As we all know, stereolithography SLA/DLP/LCD 3D printing creates a part by reproducing it layer by layer. As the name implies, layer height refers to the thickness of each layer. Because of this additive characteristics, the height of each layer naturally determines the accuracy of the Z-axis direction and especially leaves the influence on curves and angles.
For example, to print a cylinder with a hole, your software must slice it into multiple layers and then stack them which will form an unsmooth edge that looks like a staircase. This is known as the ladder effect, which becomes more obvious on surfaces with greater curvature.
Layer height not only affects printing quality, but also printing time. The total number of layers to generate a part determines the surface quality and the time required to print it. The thinner the layer height, the more the model will be sliced, resulting in longer printing times. Relatively, the thinner the layer height, the better the surface quality, resulting in smoother surface and clearer vertical details.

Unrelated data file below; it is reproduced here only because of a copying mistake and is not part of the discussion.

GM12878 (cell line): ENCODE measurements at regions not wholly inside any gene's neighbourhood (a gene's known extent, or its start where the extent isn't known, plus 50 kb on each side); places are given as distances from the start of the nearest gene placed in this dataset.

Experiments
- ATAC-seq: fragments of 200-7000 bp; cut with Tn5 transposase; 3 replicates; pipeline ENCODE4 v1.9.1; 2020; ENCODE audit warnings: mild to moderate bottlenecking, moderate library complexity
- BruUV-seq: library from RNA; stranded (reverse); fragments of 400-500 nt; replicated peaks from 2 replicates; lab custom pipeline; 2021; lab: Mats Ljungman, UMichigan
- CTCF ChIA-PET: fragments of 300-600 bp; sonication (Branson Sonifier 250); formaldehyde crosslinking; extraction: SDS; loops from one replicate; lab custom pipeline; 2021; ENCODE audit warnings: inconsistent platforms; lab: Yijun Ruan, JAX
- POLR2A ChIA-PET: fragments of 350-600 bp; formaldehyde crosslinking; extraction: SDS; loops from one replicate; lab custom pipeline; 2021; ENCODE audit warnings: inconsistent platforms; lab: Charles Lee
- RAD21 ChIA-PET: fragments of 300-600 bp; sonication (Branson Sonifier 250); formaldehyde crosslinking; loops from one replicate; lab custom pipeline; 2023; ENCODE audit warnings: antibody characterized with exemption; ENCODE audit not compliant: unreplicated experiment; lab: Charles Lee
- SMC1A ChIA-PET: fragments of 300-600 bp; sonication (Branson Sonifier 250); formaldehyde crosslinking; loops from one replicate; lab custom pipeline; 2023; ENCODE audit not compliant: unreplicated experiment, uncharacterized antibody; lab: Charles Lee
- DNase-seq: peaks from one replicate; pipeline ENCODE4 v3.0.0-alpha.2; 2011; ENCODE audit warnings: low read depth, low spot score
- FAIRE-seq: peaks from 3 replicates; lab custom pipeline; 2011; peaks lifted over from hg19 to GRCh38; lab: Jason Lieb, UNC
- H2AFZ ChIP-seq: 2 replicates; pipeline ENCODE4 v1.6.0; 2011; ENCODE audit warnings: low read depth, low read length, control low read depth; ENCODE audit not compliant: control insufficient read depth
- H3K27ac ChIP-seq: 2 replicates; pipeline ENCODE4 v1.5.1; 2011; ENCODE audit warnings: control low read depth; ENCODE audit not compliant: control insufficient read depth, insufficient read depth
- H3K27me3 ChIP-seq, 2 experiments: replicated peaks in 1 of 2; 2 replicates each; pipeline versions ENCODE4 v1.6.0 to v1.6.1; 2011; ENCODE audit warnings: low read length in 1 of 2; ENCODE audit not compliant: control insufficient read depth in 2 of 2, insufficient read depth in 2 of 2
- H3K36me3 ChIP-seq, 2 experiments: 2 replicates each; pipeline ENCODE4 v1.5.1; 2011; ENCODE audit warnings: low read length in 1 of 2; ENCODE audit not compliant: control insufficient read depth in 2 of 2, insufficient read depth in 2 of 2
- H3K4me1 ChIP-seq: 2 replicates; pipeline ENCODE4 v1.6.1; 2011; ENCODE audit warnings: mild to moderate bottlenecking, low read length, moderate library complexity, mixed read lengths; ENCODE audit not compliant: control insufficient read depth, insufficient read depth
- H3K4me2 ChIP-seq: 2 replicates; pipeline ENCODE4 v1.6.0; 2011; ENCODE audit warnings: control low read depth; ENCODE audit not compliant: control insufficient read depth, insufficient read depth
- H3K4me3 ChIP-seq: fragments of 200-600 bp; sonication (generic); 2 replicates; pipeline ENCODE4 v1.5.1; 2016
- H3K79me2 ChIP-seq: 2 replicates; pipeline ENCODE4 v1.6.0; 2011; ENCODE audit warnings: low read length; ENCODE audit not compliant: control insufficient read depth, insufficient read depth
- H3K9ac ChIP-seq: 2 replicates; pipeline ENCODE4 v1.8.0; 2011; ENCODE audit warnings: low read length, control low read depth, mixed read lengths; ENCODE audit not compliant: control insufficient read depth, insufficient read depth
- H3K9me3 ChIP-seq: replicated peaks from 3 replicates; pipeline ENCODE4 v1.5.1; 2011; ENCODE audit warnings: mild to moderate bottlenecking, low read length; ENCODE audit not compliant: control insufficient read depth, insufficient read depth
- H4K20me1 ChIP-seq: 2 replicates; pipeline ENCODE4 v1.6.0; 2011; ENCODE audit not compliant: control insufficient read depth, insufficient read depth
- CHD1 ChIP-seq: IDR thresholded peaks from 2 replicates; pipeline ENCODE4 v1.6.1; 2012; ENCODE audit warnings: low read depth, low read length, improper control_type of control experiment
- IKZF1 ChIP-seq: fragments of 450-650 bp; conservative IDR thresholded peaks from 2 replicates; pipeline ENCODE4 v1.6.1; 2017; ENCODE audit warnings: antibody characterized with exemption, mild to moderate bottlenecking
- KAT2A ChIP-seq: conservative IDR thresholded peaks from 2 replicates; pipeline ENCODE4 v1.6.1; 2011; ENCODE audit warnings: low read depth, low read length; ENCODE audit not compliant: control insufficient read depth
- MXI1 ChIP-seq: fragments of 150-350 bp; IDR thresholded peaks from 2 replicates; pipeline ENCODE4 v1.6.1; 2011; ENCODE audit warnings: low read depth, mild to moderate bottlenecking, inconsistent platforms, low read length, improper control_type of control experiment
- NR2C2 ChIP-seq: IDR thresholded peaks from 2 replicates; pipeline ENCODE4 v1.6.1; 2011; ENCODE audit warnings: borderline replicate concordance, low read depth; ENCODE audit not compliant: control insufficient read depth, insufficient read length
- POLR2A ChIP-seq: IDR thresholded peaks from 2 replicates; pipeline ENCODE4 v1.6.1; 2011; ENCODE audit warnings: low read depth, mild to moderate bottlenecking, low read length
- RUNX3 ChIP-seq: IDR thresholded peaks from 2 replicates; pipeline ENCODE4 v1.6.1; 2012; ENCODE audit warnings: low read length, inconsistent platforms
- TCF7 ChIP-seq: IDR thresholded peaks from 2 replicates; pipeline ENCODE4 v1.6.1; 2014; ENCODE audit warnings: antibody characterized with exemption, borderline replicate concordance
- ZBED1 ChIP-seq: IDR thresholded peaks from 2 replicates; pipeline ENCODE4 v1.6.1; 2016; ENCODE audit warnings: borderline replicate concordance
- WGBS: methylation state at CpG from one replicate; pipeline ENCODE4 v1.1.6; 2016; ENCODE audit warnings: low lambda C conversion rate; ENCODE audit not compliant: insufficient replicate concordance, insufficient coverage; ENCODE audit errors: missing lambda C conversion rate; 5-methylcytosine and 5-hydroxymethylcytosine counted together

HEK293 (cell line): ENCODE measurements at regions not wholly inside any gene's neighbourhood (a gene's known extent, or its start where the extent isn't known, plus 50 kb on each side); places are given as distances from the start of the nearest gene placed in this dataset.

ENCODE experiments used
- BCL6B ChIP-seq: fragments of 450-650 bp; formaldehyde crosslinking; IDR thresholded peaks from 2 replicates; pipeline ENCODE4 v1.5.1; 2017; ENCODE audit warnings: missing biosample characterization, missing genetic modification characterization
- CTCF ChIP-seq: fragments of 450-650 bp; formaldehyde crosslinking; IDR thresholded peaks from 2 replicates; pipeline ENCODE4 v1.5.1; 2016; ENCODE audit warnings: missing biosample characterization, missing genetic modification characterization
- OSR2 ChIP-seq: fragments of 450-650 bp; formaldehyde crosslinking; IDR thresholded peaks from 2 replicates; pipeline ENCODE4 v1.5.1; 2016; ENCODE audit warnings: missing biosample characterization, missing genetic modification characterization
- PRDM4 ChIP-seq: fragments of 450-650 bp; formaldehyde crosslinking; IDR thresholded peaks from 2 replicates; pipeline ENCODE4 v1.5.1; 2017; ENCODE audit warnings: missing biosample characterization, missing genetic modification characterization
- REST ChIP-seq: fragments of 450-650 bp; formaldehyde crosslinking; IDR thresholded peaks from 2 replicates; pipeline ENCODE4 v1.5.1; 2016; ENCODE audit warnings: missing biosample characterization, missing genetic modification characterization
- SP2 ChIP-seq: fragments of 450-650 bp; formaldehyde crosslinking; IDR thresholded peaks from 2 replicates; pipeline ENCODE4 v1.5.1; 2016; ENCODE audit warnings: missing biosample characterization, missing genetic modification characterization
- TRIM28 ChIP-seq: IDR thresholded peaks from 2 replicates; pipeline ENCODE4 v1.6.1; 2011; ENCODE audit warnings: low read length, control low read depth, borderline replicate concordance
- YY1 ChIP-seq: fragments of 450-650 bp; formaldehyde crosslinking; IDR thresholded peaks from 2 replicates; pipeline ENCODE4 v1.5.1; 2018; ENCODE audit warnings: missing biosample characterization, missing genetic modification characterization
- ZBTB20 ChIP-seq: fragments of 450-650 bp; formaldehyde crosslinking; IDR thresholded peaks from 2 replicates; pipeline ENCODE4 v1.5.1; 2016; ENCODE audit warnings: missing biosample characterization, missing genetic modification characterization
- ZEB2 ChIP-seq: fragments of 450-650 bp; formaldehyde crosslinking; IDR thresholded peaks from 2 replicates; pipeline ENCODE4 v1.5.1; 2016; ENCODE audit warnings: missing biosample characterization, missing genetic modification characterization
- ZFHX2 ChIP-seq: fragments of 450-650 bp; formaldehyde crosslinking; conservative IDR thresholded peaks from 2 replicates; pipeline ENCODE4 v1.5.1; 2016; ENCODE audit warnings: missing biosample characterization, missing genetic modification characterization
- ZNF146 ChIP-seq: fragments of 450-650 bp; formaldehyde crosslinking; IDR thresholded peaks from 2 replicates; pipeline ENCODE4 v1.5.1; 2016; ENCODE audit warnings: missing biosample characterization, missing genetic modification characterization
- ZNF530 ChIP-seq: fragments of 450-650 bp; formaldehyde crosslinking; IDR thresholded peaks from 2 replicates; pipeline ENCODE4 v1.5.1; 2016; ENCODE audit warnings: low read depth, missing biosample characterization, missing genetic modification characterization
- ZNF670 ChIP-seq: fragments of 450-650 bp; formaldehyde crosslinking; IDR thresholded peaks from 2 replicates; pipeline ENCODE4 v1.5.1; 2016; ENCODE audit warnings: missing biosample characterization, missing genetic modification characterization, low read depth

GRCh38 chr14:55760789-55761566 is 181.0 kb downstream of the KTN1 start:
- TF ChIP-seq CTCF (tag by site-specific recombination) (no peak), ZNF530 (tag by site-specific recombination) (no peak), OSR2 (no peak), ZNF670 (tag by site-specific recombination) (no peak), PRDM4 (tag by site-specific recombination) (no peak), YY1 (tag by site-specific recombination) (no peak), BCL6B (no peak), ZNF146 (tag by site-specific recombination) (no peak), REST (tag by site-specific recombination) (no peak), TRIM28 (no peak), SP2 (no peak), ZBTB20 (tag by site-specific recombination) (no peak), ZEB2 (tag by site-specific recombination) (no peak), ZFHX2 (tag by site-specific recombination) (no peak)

At this point, it is necessary to strike a balance between quality and speed. In general, 3D printers vary in technology, and the range of layers they can generate is also slightly different as some printers can print even thinner layers. The layer height is measured in mm (mm) or in micron (µm), with the most common setting of 50µm (0.05mm).
If you have a layer height of 0.2mm the same exposure time will be substantially longer than that of a 0.05mm layer.
If the z-axis of the machine is not stable enough, higher layer height settings under the higher printing speeds (like 100 mm/min lift speed, 200 mm/min retract speed) will aggravate this instability which leads to layer separation, fragmentation and even shifting.
Having tested the FunToDo resin range I have found that the best results come at 0.05mm to 0.03mm layers in the smaller domestic machines.